I filed reply comments on behalf of the Foundation in the US Copyright
Office's rulemaking on an exception for noncommercial uses of pre-1972
sound recordings. There's a copy online here:
In the comments, I wanted respond to some of the initial comments and make
sure that the US Copyright Office didn't make using the exception too hard.
Even though most of these uses likely wouldn't apply to Wikimedia Commons
uploads (since they wouldn't be free to use, just subject to a more limited
copyright exception), it seemed important to make sure that rules didn't
set an overly burdensome requirement on this, in case they become a model
for future orphan works proposals. These rules would govern a process by
which a user can make noncommercial uses of a pre-1972 sound recording if,
(1) after a good-faith, reasonable search, finds that the sound recording
isn't being commercially exploited, and (2) they post their intent to make
the use with the Copyright Office and wait 90 days to see if a rightsholder
In particular, I wanted to emphasize that the rules had to be usable for
most people. For instance, if you require a user to search to see if works
are not being commercially exploited, you should make sure that the user
can know when their search is done. Leaving it open-ended, as many
commenters recommended, doesn't help ordinary users, since there could
always be more places for them to look that they just don't know about.
Another example is making sure that the rules don't require paying for
searches, or detailed documentation to even apply for the
use--documentation should be useful if a dispute comes up later, but
someone shouldn't be barred from a use if no one objects just because they
failed to take enough screenshots of each search result (another
recommendation made by commenters).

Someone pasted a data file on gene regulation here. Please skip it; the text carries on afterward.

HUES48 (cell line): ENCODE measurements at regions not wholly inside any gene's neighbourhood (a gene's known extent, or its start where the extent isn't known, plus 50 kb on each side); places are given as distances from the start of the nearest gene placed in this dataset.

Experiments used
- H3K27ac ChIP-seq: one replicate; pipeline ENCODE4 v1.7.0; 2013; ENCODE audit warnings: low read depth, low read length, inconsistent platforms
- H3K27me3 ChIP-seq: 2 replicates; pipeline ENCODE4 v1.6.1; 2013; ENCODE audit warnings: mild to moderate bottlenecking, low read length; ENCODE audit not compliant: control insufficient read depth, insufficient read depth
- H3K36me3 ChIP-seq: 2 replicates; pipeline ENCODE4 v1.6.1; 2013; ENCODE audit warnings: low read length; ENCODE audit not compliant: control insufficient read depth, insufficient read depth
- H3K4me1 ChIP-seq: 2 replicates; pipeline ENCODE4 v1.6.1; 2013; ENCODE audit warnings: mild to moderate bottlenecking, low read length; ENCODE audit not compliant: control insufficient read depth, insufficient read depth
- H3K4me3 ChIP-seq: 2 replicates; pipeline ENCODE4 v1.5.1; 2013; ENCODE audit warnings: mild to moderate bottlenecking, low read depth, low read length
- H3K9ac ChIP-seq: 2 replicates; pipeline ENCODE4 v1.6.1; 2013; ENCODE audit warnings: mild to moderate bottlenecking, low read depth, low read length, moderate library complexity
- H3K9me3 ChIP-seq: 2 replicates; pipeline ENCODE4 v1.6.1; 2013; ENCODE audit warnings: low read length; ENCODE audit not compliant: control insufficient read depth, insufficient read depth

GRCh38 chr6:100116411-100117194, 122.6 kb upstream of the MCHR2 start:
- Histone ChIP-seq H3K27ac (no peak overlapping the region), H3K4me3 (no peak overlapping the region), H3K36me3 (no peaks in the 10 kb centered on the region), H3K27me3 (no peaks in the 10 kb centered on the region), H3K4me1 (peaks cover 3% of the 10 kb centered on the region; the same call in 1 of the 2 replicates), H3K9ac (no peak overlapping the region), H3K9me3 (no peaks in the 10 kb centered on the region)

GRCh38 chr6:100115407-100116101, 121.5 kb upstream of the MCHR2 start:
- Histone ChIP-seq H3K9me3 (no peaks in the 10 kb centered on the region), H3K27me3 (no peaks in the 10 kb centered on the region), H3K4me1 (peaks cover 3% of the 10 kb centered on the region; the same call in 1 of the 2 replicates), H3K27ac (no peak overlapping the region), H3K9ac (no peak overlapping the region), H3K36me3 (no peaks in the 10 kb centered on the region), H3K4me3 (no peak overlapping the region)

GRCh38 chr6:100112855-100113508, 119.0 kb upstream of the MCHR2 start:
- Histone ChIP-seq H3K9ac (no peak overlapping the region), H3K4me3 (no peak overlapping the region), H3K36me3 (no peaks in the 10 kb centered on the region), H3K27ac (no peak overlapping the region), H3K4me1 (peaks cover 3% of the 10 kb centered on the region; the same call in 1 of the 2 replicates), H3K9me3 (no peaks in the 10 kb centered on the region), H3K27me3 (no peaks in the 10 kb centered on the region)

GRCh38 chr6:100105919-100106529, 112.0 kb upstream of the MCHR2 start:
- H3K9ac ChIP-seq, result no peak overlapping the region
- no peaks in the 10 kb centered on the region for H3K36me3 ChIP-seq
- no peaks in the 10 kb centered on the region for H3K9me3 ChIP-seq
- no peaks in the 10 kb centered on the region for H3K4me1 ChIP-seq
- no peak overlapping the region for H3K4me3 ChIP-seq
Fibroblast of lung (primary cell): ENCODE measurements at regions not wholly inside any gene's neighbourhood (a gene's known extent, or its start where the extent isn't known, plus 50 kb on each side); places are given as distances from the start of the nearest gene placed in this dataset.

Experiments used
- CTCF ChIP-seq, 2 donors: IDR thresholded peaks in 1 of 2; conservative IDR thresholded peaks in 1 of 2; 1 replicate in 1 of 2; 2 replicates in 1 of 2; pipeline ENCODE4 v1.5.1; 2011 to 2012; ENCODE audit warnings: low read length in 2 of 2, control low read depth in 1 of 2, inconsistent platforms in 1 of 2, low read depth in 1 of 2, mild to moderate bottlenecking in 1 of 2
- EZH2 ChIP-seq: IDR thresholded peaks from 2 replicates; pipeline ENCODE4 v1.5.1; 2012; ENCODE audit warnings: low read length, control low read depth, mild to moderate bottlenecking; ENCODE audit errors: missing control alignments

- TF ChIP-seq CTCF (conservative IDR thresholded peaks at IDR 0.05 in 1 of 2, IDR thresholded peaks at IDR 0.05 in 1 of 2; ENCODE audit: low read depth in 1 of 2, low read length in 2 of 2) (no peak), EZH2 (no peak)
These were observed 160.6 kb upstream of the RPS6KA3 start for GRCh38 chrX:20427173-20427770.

Just wanted to let folks know one of the things we've been up to.
On Wed, Nov 28, 2018 at 10:18 AM Sherwin Siy <ssiy(a)wikimedia.org> wrote:
I wanted to let you know that the Copyright Office is seeking comments on
rules that should make it easier for people to make noncommercial uses of
pre-1972 sound recordings that aren't being commercially exploited.
Comments were filed on November 26, and now there's an opportunity to
respond to those comments by December 11.
The Copyright Office is looking for public input on rules it must create
under the Music Modernization Act (MMA), which was signed into law last
month. (We called attention to the threats that earlier versions MMA posed
to the public domain; the passed compromise version contains provisions
that actually improve
status quo in the public domain in some areas)
One part of the MMA lets a user make a noncommercial use of a sound
recording made before 1972 if they make a "good faith, reasonable search"
of Copyright Office databases and music services that offer a comprehensive
set of sound recordings for sale or streaming. If the user doesn't find the
work on those lists after their reasonable search, they can give notice to
the Copyright Office and wait 90 days to see if a rightsholder comes
forward and objects. If not, they can use the work.
The Copyright Office is writing the rules that define what a "good faith,
reasonable search" is, and it has more specific questions in its initial
ranging from music industry groups to the Internet Archive have filed
initial comments; (available here:
responses to those are due on December 11.
The Wikimedia Foundation may file some short reply comments replying to
some key points made in other submissions, or possibly join other
organizations' comments, depending upon feedback.
I'm posting this to the list because I thought it might be valuable for
the Copyright Office to hear the perspective of community members who
upload pre-1972 sound recordings to Wikimedia Commons, or make other
non-commercial uses of the works. Even if you're not likely to use this
particular provision for Wikimedia Commons yourself (given the
restrictions), it could be useful for them to understand what searching for
sources and availability looks like to a typical user, and not necessarily
someone in the music industry.
You can make those perspectives known by filing comments at
. Instructions on how to file in this proceeding from the
Copyright Office are here:
Happy to answer any questions people might have.
Senior Public Policy Manager
Senior Public Policy Manager